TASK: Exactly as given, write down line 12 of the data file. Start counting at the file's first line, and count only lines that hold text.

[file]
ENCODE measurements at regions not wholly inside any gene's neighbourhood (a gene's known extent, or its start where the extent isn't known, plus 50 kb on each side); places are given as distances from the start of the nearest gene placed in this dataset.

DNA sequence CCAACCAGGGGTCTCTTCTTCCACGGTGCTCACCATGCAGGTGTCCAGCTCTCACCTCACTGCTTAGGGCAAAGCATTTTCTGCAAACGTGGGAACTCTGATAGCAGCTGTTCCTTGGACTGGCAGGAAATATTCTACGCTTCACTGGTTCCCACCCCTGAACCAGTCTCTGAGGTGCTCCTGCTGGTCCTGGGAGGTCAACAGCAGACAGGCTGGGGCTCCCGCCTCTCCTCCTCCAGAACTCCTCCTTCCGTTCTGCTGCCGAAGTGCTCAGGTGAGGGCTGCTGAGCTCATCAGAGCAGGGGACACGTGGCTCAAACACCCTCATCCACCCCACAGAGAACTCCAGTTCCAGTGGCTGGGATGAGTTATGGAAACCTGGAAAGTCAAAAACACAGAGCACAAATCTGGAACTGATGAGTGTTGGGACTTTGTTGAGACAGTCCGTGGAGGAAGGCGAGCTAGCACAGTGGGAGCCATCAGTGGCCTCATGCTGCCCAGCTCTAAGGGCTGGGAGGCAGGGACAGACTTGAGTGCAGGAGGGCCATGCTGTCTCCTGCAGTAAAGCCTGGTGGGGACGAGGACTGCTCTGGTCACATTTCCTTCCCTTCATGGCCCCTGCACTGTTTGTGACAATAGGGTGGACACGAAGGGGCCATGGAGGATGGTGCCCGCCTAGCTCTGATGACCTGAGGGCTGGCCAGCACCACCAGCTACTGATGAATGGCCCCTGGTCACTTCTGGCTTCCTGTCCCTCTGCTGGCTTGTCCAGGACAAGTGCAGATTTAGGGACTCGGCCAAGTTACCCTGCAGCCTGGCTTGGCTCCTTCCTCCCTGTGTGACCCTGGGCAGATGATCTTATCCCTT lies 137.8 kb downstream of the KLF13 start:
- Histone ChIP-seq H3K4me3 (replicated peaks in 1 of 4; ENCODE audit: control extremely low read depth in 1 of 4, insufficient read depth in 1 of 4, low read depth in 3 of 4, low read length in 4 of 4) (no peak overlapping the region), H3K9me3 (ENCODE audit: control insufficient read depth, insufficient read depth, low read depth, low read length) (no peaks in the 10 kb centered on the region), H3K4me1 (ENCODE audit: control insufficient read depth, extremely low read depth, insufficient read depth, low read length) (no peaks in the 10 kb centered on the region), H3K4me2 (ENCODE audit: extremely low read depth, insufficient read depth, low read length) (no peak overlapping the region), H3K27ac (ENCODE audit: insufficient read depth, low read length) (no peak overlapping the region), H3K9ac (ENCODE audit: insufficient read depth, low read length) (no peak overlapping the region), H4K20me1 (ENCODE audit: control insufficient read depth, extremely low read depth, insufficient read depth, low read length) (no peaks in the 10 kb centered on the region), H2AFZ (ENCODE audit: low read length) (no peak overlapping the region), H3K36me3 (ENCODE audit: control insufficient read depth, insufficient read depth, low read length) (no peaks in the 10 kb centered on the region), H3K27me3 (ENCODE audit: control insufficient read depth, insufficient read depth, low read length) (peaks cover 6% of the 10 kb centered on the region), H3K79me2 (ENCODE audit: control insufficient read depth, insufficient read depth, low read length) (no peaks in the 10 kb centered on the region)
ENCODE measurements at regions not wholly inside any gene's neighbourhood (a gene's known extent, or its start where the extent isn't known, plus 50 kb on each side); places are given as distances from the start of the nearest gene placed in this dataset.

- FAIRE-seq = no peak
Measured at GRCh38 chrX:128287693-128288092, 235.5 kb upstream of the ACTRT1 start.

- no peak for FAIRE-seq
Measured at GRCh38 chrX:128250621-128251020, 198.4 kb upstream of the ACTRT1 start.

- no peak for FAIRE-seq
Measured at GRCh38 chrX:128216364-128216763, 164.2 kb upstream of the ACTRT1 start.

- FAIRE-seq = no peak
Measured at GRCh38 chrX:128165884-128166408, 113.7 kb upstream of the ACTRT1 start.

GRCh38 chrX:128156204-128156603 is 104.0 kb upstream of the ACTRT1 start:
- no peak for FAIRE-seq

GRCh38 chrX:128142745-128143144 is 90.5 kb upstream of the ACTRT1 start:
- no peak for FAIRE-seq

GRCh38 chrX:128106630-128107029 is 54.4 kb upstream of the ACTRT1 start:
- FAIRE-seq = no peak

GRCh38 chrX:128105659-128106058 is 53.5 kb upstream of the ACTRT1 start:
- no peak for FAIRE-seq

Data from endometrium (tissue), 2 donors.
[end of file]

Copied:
Measured at GRCh38 chrX:128165884-128166408, 113.7 kb upstream of the ACTRT1 start.